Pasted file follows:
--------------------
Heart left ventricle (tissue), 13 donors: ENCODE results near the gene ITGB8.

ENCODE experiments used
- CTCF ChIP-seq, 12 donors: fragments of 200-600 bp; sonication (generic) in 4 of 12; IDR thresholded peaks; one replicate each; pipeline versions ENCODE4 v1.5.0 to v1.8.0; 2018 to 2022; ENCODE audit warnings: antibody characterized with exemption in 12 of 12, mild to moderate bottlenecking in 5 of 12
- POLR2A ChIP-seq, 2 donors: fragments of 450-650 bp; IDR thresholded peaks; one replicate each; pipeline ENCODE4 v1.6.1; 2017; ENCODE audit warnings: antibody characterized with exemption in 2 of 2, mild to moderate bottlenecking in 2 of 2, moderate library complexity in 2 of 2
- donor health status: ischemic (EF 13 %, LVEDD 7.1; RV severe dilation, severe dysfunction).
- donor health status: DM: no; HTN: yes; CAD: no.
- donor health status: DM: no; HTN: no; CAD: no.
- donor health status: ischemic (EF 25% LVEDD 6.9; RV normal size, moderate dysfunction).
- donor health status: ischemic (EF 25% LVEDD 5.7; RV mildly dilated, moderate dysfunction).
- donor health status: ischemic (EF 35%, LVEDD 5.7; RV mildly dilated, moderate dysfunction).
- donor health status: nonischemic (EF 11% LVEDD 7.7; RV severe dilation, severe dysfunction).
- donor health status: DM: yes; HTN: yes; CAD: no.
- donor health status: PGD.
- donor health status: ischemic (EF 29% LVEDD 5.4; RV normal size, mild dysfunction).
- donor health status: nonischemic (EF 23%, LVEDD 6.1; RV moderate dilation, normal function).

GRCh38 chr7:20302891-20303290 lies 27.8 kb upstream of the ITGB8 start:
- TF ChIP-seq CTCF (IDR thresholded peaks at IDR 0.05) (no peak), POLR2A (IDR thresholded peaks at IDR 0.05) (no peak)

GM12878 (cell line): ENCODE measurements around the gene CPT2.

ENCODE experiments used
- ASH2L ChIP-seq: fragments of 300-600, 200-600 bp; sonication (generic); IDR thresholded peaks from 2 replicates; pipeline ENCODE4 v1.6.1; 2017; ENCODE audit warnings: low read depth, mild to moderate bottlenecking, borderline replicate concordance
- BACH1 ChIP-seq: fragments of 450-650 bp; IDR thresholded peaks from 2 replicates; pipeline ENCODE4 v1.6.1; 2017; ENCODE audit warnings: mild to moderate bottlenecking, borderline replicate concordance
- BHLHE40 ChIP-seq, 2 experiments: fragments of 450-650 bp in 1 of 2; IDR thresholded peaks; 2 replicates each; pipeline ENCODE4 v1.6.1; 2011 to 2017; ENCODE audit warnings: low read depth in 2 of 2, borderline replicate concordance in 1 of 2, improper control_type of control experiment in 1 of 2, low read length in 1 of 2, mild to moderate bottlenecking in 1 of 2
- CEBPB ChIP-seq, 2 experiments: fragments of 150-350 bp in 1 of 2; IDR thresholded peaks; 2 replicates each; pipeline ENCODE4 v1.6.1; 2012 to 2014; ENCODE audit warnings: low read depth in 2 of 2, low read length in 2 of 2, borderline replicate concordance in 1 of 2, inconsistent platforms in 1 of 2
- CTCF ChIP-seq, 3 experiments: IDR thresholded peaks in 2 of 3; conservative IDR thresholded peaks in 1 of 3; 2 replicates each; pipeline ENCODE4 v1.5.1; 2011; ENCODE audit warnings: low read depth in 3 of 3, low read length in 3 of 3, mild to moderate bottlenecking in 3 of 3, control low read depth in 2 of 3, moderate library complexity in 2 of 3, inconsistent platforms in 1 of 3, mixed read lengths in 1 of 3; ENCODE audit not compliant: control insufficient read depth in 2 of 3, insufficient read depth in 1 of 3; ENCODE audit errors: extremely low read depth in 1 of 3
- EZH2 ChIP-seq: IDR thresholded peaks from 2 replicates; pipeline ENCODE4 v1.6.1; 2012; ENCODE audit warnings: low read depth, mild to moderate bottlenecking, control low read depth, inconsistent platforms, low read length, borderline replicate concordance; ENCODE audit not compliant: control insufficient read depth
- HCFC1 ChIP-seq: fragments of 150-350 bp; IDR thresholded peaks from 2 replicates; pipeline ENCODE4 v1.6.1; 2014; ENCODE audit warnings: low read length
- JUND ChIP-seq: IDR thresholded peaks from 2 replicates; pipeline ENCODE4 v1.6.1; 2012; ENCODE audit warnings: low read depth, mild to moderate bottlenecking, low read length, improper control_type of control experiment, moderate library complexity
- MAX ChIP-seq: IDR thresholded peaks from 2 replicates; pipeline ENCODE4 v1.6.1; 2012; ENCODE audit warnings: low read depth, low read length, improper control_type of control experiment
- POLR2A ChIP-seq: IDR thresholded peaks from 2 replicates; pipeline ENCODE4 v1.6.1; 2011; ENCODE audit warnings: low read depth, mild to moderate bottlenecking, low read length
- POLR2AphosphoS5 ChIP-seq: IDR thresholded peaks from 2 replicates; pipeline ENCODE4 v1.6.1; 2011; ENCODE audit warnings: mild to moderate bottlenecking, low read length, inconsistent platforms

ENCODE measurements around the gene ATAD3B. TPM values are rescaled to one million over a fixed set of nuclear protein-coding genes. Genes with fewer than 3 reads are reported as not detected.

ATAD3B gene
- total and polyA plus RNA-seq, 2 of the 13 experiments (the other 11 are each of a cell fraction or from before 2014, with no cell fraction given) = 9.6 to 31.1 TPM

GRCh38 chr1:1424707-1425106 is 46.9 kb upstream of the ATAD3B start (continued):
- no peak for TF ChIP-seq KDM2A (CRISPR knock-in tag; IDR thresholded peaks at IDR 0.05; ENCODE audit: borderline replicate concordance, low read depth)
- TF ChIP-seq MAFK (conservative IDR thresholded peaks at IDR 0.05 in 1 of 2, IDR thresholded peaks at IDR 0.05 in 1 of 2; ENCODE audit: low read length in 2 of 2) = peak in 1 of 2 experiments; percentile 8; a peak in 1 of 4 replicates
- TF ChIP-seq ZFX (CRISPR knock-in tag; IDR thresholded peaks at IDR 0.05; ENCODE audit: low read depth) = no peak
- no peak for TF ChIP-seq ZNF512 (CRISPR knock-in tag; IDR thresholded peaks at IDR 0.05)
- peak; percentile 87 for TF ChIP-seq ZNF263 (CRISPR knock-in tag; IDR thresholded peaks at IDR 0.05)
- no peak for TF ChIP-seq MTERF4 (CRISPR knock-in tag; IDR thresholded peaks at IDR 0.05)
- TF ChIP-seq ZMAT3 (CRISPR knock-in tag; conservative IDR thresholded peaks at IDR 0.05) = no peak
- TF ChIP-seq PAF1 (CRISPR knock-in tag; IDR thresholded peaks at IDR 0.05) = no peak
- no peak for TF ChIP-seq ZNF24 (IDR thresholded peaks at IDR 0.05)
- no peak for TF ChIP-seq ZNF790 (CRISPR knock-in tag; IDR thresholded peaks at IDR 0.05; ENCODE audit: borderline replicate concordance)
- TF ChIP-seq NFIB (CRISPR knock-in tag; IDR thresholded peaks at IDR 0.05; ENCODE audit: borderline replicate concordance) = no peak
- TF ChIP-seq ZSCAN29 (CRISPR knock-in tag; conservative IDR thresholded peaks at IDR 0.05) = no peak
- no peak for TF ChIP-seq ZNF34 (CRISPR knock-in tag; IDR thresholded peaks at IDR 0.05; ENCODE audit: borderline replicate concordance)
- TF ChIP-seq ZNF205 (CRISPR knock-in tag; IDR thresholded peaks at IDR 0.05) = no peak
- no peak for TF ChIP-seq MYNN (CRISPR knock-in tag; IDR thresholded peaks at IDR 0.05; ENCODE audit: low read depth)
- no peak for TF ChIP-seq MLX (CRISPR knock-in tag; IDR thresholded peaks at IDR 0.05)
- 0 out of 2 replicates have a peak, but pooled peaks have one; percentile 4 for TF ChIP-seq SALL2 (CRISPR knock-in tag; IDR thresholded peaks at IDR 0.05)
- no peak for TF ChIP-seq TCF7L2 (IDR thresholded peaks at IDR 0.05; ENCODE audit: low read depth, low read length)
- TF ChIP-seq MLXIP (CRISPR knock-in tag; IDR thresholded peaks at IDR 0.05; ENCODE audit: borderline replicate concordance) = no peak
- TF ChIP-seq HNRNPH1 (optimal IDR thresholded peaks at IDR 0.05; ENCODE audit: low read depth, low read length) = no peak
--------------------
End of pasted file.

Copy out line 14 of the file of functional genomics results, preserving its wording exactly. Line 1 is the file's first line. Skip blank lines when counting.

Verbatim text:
- donor health status: ischemic (EF 29% LVEDD 5.4; RV normal size, mild dysfunction).